Camping & Survival

Review: Coleman Sportster Powerhouse Dual Fuel Stoves

Three Coleman stoves

As I was growing up, Pa Pandemic apparently had an aversion to the concept of a hotel. Instead, we filled the frequent KOA camper punch cards quickly, as I was dragged around the country on vacations. During our sunny, hot, humid, cold, rainy, tornadic, and otherwise semi/non-hospitable vacations, food was prepped with a series of stone cold reliable Coleman stoves.

Coleman Sportster (left) and the new 533 Sportster (right)
The “old” Coleman Sportster (left) and the new 533 Sportster (right).

Our first Coleman was a 1940s era Dual Burner Coleman camp stove purchased used at a garage sale. Tragically, it was run over after using it as a tire block on a steep grade, and we downsized to a then new single burner Coleman 502 Sportster stove.

The Coleman 502 Sportster made thousands of gallons of coffee and hundreds of meals effortlessly powered by all manner of fuels. That stove still remains in use by me today 30-ish years later serving as the heat source for casting bullets. What impressed me most about those stoves back then was the durability. They were neglected, rained on, blown over experiencing 3-foot drops, thrown into the car (with force) more than a few times on hastened weather related retreats, and generally abused. Still, they always worked all without ever—from my memory—being cleaned. When it came time for my family to start camping, I immediately went back to Coleman for the new versions of each of these stoves.

The Coleman Sportster and Powerhouse are among the few stoves left which are made of good old-fashioned steel and assembled in the USA. If you find a more-sturdy stove, I would be shocked. That said, they are not particularly the lightest camp stoves, but they will most likely be the only ones still working after 30 years of heirloom use.

Most importantly, these stoves give you the peace of mind that no other stove can because they are Dual-Fuel. Although Coleman only recommends kerosene and unleaded, they will support less efficient or dirtier fuels such as diesel and high proof alcohol. The performance will always be best with kerosene.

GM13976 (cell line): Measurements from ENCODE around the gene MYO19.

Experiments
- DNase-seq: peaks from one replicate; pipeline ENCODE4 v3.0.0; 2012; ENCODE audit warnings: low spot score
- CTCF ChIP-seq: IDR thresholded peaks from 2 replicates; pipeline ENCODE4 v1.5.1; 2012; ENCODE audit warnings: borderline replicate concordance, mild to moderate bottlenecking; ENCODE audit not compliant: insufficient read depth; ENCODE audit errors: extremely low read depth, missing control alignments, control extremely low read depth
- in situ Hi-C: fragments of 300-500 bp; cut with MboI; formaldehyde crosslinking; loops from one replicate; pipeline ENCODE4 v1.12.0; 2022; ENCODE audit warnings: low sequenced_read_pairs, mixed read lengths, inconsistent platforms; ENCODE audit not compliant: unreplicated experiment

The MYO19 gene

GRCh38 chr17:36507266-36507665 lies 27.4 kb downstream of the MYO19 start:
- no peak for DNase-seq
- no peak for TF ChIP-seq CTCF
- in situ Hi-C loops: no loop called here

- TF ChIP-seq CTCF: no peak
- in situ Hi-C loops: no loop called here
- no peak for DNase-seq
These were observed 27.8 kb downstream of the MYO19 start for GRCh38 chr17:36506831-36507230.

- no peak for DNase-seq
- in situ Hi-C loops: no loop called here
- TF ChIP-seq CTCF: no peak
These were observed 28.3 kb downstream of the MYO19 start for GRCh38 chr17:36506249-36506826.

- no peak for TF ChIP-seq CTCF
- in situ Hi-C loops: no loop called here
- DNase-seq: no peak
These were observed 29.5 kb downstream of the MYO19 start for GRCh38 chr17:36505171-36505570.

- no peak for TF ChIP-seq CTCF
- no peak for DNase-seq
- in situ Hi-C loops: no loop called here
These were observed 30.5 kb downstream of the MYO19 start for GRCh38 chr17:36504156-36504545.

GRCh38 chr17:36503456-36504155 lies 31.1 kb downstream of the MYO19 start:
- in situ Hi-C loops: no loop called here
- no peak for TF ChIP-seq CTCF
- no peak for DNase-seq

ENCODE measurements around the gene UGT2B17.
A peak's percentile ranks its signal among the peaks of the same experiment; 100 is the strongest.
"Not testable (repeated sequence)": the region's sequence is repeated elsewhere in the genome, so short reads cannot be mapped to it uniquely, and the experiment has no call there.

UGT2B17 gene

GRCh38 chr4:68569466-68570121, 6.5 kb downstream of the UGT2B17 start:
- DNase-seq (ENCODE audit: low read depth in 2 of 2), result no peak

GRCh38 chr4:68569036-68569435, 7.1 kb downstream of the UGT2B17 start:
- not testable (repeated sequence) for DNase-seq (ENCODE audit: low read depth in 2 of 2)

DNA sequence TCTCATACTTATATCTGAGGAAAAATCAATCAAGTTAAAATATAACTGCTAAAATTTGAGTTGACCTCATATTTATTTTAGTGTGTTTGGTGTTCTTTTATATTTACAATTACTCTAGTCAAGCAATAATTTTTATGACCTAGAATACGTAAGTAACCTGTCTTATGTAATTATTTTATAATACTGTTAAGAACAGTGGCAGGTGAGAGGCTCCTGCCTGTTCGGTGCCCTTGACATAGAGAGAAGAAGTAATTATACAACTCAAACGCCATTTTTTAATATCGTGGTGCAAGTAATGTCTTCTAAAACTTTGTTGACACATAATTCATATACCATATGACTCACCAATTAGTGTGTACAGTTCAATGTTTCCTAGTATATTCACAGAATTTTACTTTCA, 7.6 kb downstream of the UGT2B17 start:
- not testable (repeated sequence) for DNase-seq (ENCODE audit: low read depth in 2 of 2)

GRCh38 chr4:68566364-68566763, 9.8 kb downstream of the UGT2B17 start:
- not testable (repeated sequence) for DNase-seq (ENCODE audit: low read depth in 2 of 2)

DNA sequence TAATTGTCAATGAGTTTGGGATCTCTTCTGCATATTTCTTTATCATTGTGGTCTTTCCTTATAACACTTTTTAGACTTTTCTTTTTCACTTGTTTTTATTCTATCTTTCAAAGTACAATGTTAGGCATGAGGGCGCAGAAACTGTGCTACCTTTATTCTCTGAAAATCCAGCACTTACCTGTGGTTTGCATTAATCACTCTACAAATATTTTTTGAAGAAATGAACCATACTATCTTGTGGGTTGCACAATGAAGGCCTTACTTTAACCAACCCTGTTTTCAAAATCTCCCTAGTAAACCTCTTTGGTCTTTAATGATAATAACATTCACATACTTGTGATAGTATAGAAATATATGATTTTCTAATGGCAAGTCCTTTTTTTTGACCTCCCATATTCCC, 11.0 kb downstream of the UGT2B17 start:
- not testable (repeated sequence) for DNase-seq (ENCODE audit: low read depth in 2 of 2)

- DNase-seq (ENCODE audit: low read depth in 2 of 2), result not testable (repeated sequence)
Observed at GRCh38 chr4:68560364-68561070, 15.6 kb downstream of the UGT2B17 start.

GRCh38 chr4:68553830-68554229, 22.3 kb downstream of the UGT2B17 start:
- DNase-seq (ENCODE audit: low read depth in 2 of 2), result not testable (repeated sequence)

Three Coleman stoves
Comparing the New (left) versus the Old (right). The new version is lighter and still provides all the features and reliability of the original.

If we are to compare the old vs. new versions, the variances are small refinements which are focused on reducing weight and reducing cost where it makes sense. The new Sportster II features a lighter integrated windscreen/grate and a combination shut off and knob regulator knob.

The new Powerhouse seems nearly identical to the old version with the ability to fire up just the right primary 9000 BTU or both the primary and secondary 8000 BTU left burner activated by a butterfly valve on the left outer side of the stove. Like the older model, the Coleman Powerhouse has integrated windshields to help not only keep the flame unaffected, but also to help with pan and cookware efficiency.


The Sportster is always ready to go and requires no setup. Pull it out; place it on a stable surface; use the integrated pump and pump about 40 times; hold your lit Zippo next to the burner, and flip the red gas knob to light. Then, adjust as needed as the system heats and pressurizes. In theory, the regenerator tube over the burner heats and re-pressurizes the tank. However, in my experience, if you are running for extended periods or low on fuel, you may need to give the stove a pump here and there.

Fuel tank for Coleman 414
The Powerhouse large fuel tank and attached re-pressurizing fuel feed tube slip in over the “main” right burner.